• Direct or indirect subsidies;
• Rebates; and
• Other direct or indirect remunerations
In addition, negotiated prices must include any applicable dispensing fees (discussed in section 20.7 [of the same CMS manual]). Although negotiated prices do not have to be made available for drugs that are not covered Part D drugs, they must be made available throughout the benefit – including in any phase of the benefit, such as the deductible, in which an enrollee is responsible for 100 percent cost-sharing – for all covered Part D drugs. Part D sponsors must ensure that their payment systems are set up to charge beneficiaries the lesser of a drug’s negotiated price or applicable copayment amount in all phases of the benefit.
Example : A beneficiary’s drug is on a $10 cost-sharing tier. However, the negotiated price of the drug is $4. The beneficiary never pays more than $4.
In addition, uniform negotiated prices must be available to plan enrollees for a particular covered Part D drug when purchased from the same pharmacy. In other words, the negotiated price for a particular covered Part D drug purchased at a particular pharmacy must always be the same regardless of what phase of the Part D benefit an enrollee is in. (To the extent that the negotiated price fluctuates based on fluctuations in Average Wholesale Price (AWP), the actual cost to the beneficiary may vary from purchase to purchase; however the negotiated rate, absent any contractual changes in the reimbursement rate between the pharmacy and the Part D sponsor, will remain constant for that drug.)" (Rev. 14, Issued; 09-30-11, Effective: 09-30-11, Implementation: 09-30-11) [emphasis added]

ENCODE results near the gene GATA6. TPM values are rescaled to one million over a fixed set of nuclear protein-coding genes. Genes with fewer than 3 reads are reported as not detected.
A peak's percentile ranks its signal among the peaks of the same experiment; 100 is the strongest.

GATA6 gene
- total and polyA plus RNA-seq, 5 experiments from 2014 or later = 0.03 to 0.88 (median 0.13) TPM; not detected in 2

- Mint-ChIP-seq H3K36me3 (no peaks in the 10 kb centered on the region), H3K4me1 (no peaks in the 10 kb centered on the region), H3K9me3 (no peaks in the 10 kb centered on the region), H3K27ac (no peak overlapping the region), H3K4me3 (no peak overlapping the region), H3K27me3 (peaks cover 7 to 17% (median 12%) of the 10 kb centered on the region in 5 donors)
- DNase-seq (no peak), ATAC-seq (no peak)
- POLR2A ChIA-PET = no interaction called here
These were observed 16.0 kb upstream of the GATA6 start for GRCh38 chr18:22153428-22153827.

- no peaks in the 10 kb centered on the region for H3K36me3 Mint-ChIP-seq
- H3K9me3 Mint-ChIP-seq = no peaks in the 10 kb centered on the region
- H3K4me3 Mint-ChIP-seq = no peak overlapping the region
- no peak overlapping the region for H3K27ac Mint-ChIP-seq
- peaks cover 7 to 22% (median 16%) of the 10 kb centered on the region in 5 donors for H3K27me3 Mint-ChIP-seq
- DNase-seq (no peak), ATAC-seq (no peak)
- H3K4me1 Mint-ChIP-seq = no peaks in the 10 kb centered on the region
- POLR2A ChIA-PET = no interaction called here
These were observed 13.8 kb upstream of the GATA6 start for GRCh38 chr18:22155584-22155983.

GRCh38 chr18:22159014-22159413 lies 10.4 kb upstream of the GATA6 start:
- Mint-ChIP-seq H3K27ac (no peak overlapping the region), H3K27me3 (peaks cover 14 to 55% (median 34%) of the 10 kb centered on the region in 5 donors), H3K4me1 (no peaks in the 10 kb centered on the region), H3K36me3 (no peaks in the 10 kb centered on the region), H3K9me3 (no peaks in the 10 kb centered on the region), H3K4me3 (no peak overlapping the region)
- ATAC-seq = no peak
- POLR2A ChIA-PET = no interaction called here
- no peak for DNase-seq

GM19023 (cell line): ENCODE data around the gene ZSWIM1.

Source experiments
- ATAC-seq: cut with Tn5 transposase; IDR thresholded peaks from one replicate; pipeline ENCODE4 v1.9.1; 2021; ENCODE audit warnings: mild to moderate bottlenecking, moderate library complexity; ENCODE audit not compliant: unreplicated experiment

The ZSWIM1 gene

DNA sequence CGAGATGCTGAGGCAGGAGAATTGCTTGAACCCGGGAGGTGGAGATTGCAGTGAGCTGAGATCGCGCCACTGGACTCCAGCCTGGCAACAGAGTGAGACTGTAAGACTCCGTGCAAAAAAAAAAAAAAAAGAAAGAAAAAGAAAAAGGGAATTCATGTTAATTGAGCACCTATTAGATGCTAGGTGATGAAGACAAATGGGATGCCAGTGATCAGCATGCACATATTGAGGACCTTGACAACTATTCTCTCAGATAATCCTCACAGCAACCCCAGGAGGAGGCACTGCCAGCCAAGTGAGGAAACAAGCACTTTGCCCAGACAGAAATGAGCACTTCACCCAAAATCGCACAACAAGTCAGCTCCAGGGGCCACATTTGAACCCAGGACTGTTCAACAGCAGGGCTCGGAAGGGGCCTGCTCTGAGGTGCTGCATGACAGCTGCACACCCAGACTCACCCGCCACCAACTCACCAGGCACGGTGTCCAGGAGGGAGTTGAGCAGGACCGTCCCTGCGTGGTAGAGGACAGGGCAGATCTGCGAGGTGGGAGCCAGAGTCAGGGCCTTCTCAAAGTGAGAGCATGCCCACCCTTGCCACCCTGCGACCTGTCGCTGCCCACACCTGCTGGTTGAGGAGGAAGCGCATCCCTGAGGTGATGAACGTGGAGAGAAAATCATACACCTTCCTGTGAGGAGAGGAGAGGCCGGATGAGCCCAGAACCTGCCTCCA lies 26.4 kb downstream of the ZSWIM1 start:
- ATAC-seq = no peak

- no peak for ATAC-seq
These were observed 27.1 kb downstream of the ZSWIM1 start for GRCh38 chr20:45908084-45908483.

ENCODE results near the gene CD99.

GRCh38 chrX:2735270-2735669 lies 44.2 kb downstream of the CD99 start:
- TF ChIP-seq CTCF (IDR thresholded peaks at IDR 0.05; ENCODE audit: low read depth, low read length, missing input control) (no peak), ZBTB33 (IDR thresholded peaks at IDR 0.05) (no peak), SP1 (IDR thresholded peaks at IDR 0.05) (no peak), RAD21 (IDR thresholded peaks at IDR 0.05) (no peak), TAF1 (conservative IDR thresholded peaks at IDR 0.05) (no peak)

This same "Lesser of Logic" concept was also repeated in other CMS examples:
Suppose your Medicare Part D plan has a $310 initial deductible (that is, you pay 100% of the first $310) and now you only have $75 remaining before you satisfy this Initial Deductible. You need a refill for one of your [Tier 3] medications and your drug purchase has a negotiated retail cost of $100. During your Initial Coverage phase, the co-payment for this Tier-3 medication is $40 (or you pay $40 and your Medicare Part D plan pays the remaining $60).
So in our example, you would pay the first $75 to leave the Initial Deductible phase and then have $25 that was left over [from the original $100 drug cost] in the Initial Coverage phase [this transaction is also known as a "Straddle Claim
"]. Since the remaining $25 retail cost is less than the $40 co-pay, you would pay the $25 for a total of $100. You would not pay the $40 co-pay because your total would then be $115 - which is more than the $100 negotiated retail drug price
Again, you would pay the "lesser of" either the retail price of $100 or the co-payment total of $115.